So everyone’s naturally been asking what’s different about journalism in India than here in America. Well, for the most part it’s the same. There are only some differences I noticed:
As I mentioned in an earlier post, there is a clear difference in the way photojournalism is approached. In fact, I don’t think I can even call it photojournalism, because many times, newspapers don’t care to tell a story or further it with a picture. A picture is simply a colorful space filler on the page. However, since that post, I think I’ve come to understand why so many of the events covered have such bland photos.
One thing I noticed while in India is that many people consider themselves important. This idea is accentuated through the felicitation ceremonies, at which guests are shown that they are, indeed important. Thus, when its time to capture the moment on film, photographers naturally crowd around what they believe to be the most important subjects, the people, and focus their shots accordingly….and the product is usually a grip-and-grin handshake photo with the dignitary.
Journalism ethics is also a bit different, not to say that one is wrong and the other isn’t. Two different cultures, two different codes of ethics. When it comes to direct quotes, Indians are more lax about the words put in between quotation marks. I think this also stems from the fact people speak a mix of Tamil and English, so flavorful parts are selected and translated accordingly. But what would normally be paraphrased in the U.S. could possibly be found in between quotes in an Indian paper, and it is not considered unethical because the person still “said it,” in effect.
In the same way, in television media, blood, guts, and scandals sell just like in the U.S., but there’s bit more “acting” done than “capturing.” From what I gathered, this doesn’t seem to be breaking any ethical code. In fact, to tell the subjects to “do” something rather than wait for the action is almost considered a standard.
Newspapers in India are still flourishing, or at least, facing only minor cuts, because there is still a certain part of the population that is starting to emerge as literate (which was not previously the case) and it will still take some time before these people start turning to online resources for their news. In contrast, I was very depressed when I arrived in L.A. Airport and purchased a much slimmer, narrower copy of the New York Times. I was even more depressed to find the Gainesville Sun, the local paper in my hometown had followed the same format (as it is affiliated with the Times) and was reduced to a mere few pages.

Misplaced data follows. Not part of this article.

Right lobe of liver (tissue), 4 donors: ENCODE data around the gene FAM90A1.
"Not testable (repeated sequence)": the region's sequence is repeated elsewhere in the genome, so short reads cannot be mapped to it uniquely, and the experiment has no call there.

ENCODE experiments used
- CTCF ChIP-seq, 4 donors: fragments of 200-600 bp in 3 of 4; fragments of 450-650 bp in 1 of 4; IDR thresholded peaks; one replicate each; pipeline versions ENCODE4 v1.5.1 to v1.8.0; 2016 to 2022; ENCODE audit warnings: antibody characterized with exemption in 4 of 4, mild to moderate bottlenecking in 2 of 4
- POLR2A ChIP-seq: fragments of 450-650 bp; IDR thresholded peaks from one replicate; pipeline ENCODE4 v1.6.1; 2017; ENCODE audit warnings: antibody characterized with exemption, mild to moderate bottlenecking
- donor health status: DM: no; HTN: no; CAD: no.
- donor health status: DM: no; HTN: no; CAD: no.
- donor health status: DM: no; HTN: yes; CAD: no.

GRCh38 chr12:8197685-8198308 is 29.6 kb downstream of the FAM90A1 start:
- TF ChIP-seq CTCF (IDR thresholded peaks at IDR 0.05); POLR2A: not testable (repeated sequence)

I know today people find it easier to surf the web for their news and have updates sent to their email and Smartphones, but you have to agree — the content in newspapers is juicier. You get a lot more details, background information than you can with little tidbit tweets or spots on t.v. You have the chance to mull the subject over, think about what you’re taking in. There’s a certain thrill I get when I feel the weight of the paper pull apart as I open the pages in the morning to find long editorials and articles….rather than ads that take up most of the space now.
While there were only some superficial differences that I noticed about journalism in India, one this is certain: the papers aren’t facing the same dismal fate as the papers here in the U.S. and I don’t think they will unless the “recession” worsens or is prolonged. Sure, there has been some consolidation and effort to not waste space, but there hasn’t been major chopping of material or of staff.
I came back to the U.S. because my internship ended and I plan to settle here, but if journalism continues down this path, I may just have to reconsider and head back to the heat of Chennai.